The muted group theory, initially developed by Edwin Ardener and Shirley Ardener, focuses on the ways that the communication practices of dominant groups suppress, mute, or devalue the words, ideas, and discourses of subordinate groups. The theory is concerned with what and how much people with differing social status speak, when and where they speak, with what words and concepts, in what modes or channels, and with what repercussions. The muted group theory encourages attention to the ways that language systems and practices are not created equal by all speakers. The theory suggests that an important way that a social group creates and maintains its dominance is by stifling the speech and ideas of those the dominant group has labeled as outside the privileged circle.

Historically, the hierarchies of, for example, gender, race, class, sexuality, ethnicity, caste, religion, country of origin, national identity, aboriginal status, immigration status, regional geography, and language have been used to constrain and devalue the talk and ideas of many speakers. Because these hierarchies are constantly constructed through language and communication, the muted group theory provides one valuable framework for looking at the relationship, and particularly the communication, between asymmetrical groups.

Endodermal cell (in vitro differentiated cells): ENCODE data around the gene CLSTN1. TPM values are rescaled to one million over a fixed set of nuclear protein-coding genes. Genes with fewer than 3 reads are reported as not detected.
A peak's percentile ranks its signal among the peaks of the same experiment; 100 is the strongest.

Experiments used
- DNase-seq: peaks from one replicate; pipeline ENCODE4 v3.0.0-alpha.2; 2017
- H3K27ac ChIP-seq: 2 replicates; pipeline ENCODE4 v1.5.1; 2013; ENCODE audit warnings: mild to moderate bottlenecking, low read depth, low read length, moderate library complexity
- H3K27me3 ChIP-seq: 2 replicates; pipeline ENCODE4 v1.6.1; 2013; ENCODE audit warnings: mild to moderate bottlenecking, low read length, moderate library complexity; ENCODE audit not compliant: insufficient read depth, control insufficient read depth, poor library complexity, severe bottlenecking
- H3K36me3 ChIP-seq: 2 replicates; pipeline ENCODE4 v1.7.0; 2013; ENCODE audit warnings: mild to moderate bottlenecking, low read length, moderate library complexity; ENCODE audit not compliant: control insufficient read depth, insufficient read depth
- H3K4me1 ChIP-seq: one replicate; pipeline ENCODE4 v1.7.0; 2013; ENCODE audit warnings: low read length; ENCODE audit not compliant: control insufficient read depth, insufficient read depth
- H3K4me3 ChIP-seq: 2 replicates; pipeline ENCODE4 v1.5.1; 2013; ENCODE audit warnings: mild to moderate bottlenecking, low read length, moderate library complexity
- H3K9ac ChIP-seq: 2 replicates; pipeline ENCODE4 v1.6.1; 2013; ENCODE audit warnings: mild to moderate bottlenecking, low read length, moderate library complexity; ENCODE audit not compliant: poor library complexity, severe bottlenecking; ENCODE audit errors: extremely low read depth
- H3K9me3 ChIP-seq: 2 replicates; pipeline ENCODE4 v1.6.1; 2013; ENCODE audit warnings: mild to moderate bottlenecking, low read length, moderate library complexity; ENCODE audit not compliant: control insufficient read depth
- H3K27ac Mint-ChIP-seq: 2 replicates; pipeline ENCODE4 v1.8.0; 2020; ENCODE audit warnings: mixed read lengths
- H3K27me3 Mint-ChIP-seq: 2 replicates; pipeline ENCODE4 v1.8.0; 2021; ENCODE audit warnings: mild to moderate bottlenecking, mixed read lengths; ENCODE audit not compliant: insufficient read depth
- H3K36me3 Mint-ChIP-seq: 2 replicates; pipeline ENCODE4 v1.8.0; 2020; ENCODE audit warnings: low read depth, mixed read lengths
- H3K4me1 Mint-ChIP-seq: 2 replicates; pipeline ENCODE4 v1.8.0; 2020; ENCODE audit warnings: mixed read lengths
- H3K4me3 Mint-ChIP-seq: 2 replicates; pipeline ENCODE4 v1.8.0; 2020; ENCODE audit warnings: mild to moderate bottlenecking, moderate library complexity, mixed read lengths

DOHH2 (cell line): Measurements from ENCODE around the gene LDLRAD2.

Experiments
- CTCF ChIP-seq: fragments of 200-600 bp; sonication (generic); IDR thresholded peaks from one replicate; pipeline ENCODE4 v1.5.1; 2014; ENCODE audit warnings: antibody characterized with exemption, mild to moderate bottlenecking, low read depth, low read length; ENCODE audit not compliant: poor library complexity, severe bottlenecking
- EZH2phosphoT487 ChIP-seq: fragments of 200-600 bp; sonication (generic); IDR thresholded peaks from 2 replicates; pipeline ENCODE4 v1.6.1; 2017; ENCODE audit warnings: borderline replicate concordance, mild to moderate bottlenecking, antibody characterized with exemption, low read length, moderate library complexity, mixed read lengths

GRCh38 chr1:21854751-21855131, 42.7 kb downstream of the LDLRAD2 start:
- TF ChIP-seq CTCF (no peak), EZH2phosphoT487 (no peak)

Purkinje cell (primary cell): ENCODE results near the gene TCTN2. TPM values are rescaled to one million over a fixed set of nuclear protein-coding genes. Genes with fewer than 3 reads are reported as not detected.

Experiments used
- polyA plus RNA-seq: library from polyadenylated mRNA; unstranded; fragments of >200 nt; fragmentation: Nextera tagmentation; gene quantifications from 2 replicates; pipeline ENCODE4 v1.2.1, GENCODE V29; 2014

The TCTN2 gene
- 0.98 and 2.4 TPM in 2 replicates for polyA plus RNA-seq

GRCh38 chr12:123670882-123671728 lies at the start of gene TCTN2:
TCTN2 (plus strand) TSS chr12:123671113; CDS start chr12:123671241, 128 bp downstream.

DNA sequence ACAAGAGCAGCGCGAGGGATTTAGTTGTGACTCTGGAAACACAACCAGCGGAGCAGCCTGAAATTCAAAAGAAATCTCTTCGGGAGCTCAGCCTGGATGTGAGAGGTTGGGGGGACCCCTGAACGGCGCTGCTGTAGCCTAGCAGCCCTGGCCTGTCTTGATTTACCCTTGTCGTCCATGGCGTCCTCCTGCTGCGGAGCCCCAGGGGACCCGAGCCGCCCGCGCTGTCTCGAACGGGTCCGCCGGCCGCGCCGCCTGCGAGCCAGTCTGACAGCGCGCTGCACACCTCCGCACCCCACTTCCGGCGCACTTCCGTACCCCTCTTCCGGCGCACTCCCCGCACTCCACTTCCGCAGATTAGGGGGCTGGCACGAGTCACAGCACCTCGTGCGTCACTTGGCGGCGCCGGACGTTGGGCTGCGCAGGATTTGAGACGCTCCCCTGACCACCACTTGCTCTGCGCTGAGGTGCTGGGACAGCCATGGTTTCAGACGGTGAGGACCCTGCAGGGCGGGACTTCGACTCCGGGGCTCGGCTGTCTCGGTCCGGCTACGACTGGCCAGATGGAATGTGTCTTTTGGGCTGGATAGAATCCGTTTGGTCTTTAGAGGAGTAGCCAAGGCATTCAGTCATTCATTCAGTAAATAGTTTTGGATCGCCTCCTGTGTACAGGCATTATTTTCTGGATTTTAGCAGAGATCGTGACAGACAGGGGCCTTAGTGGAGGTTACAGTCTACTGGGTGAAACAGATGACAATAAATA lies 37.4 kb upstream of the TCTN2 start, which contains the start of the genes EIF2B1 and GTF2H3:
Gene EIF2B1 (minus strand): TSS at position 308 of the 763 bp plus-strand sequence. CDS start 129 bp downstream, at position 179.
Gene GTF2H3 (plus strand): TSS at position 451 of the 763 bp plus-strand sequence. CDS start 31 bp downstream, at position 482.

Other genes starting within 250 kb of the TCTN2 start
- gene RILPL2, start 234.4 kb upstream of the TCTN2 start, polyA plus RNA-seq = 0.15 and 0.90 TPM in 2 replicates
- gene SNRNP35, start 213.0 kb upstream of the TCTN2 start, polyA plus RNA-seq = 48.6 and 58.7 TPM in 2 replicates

Members of subordinate groups do, of course, speak. People attached or assigned to subordinate groups may have a lot to say, but in mixed situations they may have little power to say it without getting into trouble. Their words (and interests and work), unless presented in a form acceptable to those in dominant groups, are often not considered as understandable by or as important to those in dominant groups as are the words, interests, and work of the dominant group. The speech of those in subordinate groups is often disrespected, and their knowledge often not considered sufficient for decision or policy making. Their experiences are often reinterpreted for them by others, and they are encouraged to see themselves as represented by the words and concepts in the dominant discourse. A premise of the muted group theory is that members of stifled groups may, at least at times, experience a doubleness of existence, seeing reality both as it is experienced from a dominant perspective and also from their own, muted, perspective.

Littlejohn, Stephen W and Karen A.Floss. (2009). Encyclopedia of Communication Theory.USA:SAGE.667

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